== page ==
Multinucleate cell angiohistiocytoma: a fibrohistiocytic proliferation with increased mast cell numbers and vascular hyperplasia
Article first published online: 23 MAY 2002
Journal of Cutaneous Pathology
Volume 29, Issue 4, pages 232–237, April 2002
How to Cite
Lluís Puig, Fernández-Figueras, M.-T., Bielsa, I., Lloveras, B. and Agustín Alomar (2002), Multinucleate cell angiohistiocytoma: a fibrohistiocytic proliferation with increased mast cell numbers and vascular hyperplasia. Journal of Cutaneous Pathology, 29: 232–237. doi: 10.1034/j.1600-0560.2002.290406.x
- Issue published online: 23 MAY 2002
- Article first published online: 23 MAY 2002
- Accepted 1 October 2001
Background: Multinucleate cell angiohistiocytoma (MCAH) is an uncommon lesion clinically characterized by multiple papules usually located on the face and acral regions of elderly women. Histopathologically, MCAH is characterized by dermal vascular hyperplasia associated with increased number of factor XIIIa-positive fibrohistiocytic cells and multinucleate cells with scalloped borders.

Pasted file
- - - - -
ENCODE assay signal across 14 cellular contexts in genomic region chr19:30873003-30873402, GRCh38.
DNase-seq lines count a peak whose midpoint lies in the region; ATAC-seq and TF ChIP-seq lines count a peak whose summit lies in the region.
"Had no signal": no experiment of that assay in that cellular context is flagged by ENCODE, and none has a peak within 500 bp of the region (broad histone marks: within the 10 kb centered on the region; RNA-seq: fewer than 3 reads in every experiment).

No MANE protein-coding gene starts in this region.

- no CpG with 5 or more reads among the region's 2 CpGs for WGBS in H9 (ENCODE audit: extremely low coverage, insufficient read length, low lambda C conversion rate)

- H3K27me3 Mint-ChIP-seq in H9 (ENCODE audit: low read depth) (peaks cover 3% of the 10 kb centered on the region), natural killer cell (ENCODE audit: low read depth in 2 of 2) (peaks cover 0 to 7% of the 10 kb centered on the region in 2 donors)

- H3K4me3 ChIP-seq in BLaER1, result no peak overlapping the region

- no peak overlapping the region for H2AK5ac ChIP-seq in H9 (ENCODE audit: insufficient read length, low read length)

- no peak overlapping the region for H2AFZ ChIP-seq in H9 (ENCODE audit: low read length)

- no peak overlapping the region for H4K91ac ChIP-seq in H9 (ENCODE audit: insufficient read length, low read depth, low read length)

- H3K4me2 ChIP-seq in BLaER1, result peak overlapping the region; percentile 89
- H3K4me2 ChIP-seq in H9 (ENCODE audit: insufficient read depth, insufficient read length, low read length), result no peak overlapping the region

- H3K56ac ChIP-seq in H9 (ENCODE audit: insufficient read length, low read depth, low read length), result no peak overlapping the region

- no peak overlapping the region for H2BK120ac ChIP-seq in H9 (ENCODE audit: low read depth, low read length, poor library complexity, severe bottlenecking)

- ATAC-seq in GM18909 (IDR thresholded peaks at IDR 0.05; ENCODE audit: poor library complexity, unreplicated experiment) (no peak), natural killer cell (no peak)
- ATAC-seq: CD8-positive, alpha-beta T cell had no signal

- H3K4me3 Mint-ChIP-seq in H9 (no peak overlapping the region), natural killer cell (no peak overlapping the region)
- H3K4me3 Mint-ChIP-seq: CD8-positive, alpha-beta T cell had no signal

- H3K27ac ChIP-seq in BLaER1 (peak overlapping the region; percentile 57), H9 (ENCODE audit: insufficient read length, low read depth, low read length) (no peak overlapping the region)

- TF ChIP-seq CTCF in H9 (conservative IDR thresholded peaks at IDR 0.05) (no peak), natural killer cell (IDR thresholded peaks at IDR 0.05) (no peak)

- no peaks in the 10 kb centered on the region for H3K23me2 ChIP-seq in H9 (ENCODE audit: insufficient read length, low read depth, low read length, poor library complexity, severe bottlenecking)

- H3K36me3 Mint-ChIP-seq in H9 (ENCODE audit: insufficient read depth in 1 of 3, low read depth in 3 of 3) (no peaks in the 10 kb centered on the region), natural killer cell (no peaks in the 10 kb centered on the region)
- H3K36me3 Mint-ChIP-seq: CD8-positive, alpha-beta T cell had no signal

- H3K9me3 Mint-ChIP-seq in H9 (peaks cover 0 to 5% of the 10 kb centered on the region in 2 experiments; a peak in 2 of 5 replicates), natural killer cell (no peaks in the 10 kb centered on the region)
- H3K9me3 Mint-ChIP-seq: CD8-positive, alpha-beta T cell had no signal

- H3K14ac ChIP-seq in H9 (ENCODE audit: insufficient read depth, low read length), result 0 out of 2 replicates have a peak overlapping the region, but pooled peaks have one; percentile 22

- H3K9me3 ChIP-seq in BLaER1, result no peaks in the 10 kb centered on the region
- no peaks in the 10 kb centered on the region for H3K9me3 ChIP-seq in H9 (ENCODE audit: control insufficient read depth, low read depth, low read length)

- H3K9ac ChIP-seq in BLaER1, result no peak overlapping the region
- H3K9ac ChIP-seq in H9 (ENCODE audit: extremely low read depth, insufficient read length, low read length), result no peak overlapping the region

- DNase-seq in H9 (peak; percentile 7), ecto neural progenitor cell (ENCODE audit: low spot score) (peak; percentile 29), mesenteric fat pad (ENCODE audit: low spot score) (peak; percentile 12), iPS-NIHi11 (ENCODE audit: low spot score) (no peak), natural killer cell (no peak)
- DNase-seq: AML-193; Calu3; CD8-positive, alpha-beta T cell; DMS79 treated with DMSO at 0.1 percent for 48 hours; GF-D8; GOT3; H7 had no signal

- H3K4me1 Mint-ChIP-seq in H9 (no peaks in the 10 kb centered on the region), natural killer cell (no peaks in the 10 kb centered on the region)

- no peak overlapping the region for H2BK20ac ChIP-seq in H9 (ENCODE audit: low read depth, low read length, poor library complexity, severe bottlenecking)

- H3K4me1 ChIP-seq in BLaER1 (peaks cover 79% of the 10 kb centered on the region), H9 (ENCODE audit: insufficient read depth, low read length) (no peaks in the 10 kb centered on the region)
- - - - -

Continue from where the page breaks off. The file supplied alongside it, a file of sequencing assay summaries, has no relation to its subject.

Methods: We report the clinical, histopathological and immunohistochemical features of three cases of MCAH, with ulstrastructural study in one of them. The patients were a woman and two men of 56, 40 and 70 years of age, respectively. They all had multiple dull-red papules, which had appeared over several years and were located on the face, the trunk and the dorsa of the hands, respectively.
Results: The reticular dermis presented a fibrohistiocytic proliferation of factor XIIIa-positive cells, with abundant bizarre multinucleate cells and vascular hyperplasia. Increased mast cell numbers were seen in all cases, often in apposition to multinucleate cells.
Conclusion: Histopathological differential diagnosis of MCAH includes mainly angiofibromas and dermatofibromas, even though vascular hyperplasia can be prominent and has led to many authors to classify MCAH among vascular tumors. Bizarre multinucleate cells can be found in reactive, neoplastic and inflammatory lesions in many sites of the body, and mast cells can play a role in their morphogenesis.